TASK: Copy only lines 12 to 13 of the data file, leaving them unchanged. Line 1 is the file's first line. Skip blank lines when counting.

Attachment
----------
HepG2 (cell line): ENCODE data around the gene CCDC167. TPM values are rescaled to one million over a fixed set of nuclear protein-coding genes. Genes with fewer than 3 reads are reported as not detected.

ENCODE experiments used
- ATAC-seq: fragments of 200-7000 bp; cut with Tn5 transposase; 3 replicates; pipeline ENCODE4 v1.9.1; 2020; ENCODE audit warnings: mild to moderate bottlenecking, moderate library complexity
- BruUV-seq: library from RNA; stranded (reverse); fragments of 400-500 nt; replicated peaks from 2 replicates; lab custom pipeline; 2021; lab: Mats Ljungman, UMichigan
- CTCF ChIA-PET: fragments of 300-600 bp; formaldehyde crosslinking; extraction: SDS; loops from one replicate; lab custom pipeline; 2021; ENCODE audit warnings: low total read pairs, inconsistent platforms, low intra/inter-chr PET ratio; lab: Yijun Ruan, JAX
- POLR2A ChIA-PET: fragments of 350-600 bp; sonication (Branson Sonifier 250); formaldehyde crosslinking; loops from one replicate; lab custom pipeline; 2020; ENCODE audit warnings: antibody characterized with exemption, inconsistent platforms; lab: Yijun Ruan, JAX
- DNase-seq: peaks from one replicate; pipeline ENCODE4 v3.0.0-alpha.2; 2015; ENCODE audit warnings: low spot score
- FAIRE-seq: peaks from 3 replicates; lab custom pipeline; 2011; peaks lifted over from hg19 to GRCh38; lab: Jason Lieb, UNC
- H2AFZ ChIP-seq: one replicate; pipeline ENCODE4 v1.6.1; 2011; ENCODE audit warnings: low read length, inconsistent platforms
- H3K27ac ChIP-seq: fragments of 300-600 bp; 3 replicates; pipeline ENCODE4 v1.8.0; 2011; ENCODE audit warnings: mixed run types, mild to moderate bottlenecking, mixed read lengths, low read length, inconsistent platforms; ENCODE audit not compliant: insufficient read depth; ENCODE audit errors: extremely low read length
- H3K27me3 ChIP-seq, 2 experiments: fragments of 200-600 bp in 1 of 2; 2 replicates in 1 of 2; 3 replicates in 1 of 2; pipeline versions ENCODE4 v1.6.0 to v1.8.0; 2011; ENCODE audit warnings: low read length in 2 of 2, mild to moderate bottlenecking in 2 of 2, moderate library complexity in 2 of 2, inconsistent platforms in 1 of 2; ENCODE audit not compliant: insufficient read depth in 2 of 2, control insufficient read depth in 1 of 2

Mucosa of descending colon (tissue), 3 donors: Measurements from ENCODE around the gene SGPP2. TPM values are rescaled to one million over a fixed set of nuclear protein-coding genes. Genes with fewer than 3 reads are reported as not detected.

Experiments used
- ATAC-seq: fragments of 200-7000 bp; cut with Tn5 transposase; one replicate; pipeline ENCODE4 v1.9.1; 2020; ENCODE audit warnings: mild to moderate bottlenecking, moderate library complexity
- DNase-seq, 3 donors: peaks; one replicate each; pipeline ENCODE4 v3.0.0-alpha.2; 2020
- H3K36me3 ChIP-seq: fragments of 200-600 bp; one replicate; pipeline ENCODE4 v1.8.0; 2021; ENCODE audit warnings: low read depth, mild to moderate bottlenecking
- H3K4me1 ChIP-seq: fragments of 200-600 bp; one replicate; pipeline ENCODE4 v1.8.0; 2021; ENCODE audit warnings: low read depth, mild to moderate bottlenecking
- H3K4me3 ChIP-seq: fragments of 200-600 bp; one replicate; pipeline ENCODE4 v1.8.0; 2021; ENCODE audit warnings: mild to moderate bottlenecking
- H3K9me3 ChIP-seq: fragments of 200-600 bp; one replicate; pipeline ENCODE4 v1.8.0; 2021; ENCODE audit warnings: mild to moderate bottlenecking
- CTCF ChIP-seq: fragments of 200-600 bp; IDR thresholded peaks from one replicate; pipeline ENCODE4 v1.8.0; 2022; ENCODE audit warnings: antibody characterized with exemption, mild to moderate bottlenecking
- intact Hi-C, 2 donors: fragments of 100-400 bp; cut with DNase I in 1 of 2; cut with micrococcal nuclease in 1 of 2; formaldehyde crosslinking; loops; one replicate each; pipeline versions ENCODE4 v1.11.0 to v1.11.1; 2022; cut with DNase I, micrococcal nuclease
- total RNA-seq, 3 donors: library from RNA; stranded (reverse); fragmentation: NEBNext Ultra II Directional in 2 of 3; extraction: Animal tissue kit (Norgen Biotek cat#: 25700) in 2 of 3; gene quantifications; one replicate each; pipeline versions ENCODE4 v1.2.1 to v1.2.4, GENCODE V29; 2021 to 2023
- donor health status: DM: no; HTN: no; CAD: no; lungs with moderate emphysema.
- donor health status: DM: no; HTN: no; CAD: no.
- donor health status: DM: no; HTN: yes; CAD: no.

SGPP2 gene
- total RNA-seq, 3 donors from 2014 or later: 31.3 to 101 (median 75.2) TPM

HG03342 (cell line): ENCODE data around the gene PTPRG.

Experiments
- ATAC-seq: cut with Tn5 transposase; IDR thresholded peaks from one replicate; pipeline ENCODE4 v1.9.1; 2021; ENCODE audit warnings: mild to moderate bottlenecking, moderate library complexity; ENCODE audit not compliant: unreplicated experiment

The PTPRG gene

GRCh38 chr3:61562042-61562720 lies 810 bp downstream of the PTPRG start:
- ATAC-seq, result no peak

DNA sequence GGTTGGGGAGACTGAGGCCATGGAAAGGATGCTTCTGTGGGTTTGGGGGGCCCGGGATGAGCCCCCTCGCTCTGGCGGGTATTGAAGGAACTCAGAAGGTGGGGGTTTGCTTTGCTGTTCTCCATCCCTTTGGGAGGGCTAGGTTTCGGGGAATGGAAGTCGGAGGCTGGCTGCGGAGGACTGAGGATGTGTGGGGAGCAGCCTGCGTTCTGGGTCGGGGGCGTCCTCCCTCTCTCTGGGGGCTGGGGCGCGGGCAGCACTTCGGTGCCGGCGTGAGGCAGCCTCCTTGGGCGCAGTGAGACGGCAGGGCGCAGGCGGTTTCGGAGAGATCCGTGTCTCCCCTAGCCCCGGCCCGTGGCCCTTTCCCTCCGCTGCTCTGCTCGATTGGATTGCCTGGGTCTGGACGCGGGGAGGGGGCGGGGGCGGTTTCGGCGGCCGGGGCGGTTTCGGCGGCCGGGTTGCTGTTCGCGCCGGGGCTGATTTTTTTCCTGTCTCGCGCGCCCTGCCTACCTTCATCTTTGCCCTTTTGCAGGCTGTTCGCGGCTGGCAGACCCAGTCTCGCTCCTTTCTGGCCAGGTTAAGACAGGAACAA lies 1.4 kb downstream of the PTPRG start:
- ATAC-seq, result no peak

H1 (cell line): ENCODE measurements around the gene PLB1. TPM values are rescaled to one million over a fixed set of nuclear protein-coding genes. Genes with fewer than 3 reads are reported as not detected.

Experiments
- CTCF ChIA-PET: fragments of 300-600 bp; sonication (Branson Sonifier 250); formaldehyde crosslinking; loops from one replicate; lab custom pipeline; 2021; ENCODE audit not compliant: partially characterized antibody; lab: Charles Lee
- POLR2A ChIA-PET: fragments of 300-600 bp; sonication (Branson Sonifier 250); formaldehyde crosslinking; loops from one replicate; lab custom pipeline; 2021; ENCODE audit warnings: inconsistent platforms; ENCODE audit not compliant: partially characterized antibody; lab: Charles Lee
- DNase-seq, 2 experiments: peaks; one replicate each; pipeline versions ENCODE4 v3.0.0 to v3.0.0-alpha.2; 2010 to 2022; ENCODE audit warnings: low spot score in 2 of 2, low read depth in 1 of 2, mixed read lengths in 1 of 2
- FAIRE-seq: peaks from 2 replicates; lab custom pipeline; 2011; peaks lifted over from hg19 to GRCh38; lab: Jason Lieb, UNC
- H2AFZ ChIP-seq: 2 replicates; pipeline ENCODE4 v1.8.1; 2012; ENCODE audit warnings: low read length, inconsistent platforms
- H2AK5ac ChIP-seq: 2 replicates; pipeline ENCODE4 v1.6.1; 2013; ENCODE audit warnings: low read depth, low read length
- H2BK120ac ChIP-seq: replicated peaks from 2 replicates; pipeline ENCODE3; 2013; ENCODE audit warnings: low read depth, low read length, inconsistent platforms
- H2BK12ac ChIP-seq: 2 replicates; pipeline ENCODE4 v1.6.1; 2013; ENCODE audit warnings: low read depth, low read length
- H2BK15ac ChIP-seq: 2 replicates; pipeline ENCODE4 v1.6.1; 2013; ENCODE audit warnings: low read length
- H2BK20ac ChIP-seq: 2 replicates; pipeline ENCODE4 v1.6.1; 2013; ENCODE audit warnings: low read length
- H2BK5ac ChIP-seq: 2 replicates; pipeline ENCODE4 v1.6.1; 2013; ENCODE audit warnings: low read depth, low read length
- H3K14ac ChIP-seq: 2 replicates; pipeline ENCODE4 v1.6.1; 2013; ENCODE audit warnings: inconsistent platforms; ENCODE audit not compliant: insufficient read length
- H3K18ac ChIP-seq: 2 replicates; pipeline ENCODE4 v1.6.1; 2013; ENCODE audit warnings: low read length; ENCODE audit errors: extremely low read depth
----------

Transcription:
Mucosa of descending colon (tissue), 3 donors: Measurements from ENCODE around the gene SGPP2. TPM values are rescaled to one million over a fixed set of nuclear protein-coding genes. Genes with fewer than 3 reads are reported as not detected.

Experiments used